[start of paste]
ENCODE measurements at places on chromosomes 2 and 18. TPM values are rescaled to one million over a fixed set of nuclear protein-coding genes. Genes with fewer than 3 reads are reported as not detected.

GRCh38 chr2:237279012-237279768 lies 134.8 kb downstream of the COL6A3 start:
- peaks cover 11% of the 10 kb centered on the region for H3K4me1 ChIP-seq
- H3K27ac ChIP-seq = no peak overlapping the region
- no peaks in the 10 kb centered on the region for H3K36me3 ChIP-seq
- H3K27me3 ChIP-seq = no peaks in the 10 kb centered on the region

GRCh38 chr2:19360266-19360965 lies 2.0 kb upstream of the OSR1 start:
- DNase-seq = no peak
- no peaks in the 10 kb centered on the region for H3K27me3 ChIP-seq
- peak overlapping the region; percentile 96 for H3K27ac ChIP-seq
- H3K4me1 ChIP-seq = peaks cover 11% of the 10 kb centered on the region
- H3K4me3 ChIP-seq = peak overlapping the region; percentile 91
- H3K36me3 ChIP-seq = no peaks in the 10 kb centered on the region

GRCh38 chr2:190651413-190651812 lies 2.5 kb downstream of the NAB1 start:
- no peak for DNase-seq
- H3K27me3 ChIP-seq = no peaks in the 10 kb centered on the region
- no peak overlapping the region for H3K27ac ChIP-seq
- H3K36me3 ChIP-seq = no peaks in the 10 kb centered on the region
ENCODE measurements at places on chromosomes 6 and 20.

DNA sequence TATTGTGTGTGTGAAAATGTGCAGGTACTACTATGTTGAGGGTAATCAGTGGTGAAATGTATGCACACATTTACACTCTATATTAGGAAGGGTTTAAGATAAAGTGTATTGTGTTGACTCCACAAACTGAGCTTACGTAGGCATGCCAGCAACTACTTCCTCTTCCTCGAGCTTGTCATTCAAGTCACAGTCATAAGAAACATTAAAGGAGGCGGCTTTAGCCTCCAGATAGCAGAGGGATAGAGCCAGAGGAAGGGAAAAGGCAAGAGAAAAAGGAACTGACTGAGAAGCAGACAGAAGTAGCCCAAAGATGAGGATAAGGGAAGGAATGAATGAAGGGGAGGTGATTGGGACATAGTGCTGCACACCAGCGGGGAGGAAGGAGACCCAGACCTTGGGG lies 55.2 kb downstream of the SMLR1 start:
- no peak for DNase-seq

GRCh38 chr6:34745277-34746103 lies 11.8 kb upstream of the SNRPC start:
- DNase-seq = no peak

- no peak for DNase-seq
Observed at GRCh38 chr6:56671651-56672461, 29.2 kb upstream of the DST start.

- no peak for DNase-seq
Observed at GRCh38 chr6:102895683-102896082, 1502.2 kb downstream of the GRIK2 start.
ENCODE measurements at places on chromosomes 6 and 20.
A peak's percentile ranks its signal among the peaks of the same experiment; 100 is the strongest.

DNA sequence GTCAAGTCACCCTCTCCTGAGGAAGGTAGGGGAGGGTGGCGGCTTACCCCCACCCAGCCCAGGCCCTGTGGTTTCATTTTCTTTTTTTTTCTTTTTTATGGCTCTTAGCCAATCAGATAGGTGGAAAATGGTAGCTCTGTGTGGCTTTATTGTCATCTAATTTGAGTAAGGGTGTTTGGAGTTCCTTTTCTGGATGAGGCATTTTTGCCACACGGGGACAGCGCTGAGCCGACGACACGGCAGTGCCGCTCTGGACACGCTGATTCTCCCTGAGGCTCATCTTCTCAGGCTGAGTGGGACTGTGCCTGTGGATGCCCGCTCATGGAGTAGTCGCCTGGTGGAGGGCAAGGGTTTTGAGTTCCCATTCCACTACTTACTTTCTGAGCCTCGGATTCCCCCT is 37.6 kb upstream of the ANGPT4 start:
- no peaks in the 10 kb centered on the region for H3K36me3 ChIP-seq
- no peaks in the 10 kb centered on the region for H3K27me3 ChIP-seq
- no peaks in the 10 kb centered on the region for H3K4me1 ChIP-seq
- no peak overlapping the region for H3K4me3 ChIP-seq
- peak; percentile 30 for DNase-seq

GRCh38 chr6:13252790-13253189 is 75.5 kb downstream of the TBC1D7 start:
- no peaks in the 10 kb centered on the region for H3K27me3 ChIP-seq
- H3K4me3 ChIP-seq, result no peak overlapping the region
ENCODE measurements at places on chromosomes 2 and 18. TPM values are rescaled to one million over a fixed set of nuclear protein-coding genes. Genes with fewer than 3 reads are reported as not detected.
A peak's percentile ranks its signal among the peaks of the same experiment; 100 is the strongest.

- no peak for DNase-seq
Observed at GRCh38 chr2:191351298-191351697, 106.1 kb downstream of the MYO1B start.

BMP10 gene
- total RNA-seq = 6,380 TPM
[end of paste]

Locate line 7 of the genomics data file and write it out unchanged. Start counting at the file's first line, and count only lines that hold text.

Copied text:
GRCh38 chr2:19360266-19360965 lies 2.0 kb upstream of the OSR1 start: